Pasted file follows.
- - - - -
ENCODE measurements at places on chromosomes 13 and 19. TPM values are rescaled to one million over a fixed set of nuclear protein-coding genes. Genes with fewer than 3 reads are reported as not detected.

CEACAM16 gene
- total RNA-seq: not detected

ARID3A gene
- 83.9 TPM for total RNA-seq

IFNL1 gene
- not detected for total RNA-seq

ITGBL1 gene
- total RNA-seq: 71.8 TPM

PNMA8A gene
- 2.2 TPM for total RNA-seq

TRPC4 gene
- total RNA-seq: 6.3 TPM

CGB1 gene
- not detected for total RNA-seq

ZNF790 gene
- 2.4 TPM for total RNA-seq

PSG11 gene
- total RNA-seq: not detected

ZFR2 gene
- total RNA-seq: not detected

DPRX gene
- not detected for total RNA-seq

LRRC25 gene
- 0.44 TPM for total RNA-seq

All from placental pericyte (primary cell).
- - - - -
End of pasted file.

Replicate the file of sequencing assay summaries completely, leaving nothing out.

ENCODE measurements at places on chromosomes 13 and 19. TPM values are rescaled to one million over a fixed set of nuclear protein-coding genes. Genes with fewer than 3 reads are reported as not detected.

CEACAM16 gene
- total RNA-seq: not detected

ARID3A gene
- 83.9 TPM for total RNA-seq

IFNL1 gene
- not detected for total RNA-seq

ITGBL1 gene
- total RNA-seq: 71.8 TPM

PNMA8A gene
- 2.2 TPM for total RNA-seq

TRPC4 gene
- total RNA-seq: 6.3 TPM

CGB1 gene
- not detected for total RNA-seq

ZNF790 gene
- 2.4 TPM for total RNA-seq

PSG11 gene
- total RNA-seq: not detected

ZFR2 gene
- total RNA-seq: not detected

DPRX gene
- not detected for total RNA-seq

LRRC25 gene
- 0.44 TPM for total RNA-seq

All from placental pericyte (primary cell).